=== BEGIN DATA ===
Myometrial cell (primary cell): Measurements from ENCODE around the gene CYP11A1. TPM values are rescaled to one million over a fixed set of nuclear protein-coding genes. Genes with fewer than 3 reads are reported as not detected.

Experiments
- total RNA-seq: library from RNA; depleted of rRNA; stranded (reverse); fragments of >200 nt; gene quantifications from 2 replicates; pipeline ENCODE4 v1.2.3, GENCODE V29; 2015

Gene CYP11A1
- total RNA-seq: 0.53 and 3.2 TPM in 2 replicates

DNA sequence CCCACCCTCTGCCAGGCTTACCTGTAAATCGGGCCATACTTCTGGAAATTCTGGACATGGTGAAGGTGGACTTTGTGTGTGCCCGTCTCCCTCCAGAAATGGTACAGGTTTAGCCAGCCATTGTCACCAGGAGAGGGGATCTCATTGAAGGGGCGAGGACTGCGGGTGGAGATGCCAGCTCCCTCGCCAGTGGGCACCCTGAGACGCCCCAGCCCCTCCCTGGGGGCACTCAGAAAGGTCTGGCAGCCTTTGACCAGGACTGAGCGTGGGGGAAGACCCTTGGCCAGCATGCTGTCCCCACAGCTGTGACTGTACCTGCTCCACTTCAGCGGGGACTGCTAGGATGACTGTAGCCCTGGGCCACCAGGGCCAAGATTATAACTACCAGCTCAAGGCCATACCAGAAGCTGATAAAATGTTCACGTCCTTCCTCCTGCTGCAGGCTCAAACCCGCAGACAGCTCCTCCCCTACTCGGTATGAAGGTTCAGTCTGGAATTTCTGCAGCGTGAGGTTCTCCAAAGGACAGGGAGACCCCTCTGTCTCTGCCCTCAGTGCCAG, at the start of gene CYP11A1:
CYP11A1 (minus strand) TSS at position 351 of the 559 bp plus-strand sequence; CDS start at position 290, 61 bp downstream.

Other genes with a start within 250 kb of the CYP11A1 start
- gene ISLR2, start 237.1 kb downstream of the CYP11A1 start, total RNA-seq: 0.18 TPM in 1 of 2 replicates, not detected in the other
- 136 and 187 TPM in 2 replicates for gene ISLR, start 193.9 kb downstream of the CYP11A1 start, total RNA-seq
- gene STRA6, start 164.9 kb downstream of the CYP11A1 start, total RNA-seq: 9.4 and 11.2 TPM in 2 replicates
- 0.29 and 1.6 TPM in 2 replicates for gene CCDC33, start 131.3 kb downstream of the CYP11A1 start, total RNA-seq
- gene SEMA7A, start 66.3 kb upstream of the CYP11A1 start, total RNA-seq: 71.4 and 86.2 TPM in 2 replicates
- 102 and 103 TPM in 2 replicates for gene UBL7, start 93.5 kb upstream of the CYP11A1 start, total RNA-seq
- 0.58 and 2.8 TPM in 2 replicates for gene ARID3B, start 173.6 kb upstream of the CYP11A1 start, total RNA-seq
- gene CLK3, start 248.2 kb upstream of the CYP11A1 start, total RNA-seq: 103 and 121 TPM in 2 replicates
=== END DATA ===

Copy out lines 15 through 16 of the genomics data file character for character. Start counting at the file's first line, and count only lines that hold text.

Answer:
- 0.58 and 2.8 TPM in 2 replicates for gene ARID3B, start 173.6 kb upstream of the CYP11A1 start, total RNA-seq
- gene CLK3, start 248.2 kb upstream of the CYP11A1 start, total RNA-seq: 103 and 121 TPM in 2 replicates